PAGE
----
Criminal charges prior to and after initiation of office-based buprenorphine treatment

Elizabeth E. Harris, Janet S. Jacapraro, Darius A. Rastegar

Research output: Contribution to journalArticlepeer-review

8 Scopus citations


Background: There is little data on the impact of office-based buprenorphine therapy on criminal activity. The goal of this study was to determine the impact of primary care clinic-based buprenorphine maintenance therapy on rates of criminal charges and the factors associated with criminal charges in the 2 years after initiation of treatment.Methods: We collected demographic and outcome data on 252 patients who were given at least one prescription for buprenorphine. We searched a public database of criminal charges and recorded criminal charges prior to and after enrollment. We compared the total number of criminal cases and drug cases 2 years before versus 2 years after initiation of treatment.Results: There was at least one criminal charge made against 38% of the subjects in the 2 years after initiation of treatment; these subjects were more likely to have used heroin, to have injected drugs, to have had any prior criminal charges, and recent criminal charges. There was no significant difference in the number of subjects with any criminal charge or a drug charge before and after initiation of treatment. Likewise, the mean number of all cases and drug cases was not significantly different between the two periods. However, among those who were opioid-negative for 6 or more months in the first year of treatment, there was a significant decline in criminal cases. On multivariable analysis, having recent criminal charges was significantly associated with criminal charges after initiation of treatment (adjusted odds ratio 3.92); subjects who were on opioid maintenance treatment prior to enrollment were significantly less likely to have subsequent criminal charges (adjusted odds ratio 0.52).Conclusions: Among subjects with prior criminal charges, initiation of office-based buprenorphine treatment did not appear to have a significant impact on subsequent criminal charges.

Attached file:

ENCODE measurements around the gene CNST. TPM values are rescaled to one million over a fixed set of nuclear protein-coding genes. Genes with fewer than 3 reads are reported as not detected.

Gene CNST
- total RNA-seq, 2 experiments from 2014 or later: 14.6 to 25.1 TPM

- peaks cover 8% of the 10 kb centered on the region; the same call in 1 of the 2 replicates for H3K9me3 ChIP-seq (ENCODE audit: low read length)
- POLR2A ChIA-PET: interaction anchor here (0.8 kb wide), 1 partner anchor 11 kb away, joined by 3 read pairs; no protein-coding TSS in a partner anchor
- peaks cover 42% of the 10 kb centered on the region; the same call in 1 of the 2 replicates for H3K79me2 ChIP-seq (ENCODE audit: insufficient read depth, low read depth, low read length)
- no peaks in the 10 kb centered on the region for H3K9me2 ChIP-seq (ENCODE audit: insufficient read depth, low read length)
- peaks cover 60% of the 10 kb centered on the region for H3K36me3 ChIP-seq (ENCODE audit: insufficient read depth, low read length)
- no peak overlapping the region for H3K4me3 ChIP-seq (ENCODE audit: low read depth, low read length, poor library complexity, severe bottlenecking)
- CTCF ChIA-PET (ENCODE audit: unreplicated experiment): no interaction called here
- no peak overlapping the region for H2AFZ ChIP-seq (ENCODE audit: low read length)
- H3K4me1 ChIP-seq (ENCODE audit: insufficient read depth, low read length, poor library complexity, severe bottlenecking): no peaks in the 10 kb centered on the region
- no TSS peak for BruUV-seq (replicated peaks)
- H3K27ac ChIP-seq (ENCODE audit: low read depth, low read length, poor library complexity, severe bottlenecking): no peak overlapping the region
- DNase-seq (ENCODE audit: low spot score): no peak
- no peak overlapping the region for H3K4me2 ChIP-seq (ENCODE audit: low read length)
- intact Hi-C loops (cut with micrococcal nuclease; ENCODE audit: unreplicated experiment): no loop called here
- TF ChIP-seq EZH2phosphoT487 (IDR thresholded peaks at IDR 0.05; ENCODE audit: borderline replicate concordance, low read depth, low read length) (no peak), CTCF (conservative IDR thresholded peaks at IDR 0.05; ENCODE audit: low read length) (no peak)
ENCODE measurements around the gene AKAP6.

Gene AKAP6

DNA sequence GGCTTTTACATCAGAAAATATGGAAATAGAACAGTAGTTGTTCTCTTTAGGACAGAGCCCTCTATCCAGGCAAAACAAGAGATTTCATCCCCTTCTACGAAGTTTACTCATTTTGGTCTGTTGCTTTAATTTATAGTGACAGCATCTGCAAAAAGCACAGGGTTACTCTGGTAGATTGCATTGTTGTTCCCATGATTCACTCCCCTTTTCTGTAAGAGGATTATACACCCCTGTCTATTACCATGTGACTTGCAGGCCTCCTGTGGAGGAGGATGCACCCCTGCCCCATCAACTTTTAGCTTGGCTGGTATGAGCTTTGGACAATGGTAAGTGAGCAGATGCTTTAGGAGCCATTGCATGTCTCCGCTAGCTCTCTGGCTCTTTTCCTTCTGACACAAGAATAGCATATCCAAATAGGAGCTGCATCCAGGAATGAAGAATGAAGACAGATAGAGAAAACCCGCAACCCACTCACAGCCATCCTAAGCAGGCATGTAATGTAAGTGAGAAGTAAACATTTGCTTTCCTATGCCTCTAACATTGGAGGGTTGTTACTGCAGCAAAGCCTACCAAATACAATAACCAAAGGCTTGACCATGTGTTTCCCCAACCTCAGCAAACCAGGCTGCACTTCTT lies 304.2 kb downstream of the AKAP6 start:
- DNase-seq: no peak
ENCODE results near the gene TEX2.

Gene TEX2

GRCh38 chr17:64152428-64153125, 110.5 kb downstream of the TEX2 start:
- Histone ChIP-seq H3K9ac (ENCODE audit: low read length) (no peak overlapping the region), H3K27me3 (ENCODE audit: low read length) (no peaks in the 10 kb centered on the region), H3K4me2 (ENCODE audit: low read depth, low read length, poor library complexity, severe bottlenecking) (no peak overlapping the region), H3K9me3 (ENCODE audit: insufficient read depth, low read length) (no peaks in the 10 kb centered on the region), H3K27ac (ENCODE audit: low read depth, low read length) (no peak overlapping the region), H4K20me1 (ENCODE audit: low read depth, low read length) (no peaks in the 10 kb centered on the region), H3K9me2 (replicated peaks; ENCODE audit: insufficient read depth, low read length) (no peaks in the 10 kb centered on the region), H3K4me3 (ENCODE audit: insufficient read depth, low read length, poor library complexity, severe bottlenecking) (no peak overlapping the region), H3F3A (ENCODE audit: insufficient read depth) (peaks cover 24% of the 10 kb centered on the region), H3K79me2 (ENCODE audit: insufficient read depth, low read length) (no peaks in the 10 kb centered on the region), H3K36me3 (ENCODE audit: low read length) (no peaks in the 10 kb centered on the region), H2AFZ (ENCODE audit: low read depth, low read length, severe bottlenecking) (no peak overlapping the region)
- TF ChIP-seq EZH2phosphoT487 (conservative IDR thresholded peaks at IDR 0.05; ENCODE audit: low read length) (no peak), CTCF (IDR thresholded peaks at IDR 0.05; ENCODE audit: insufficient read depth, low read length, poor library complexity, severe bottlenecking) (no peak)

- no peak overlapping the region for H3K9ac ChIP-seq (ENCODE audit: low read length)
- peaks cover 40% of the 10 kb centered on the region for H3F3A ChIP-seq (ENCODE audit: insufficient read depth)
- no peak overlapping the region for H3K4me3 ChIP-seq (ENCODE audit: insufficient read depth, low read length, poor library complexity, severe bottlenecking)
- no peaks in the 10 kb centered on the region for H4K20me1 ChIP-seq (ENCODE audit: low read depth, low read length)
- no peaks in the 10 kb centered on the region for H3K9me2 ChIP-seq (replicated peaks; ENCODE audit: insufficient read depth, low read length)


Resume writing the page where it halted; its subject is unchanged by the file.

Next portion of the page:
Original languageEnglish (US)
Article number10
JournalSubstance Abuse: Treatment, Prevention, and Policy
StatePublished - Mar 19 2012


  • Buprenorphine
  • Crime
  • Opioid-related disorders
  • Primary health care

ASJC Scopus subject areas

  • Health Policy
  • Psychiatry and Mental health


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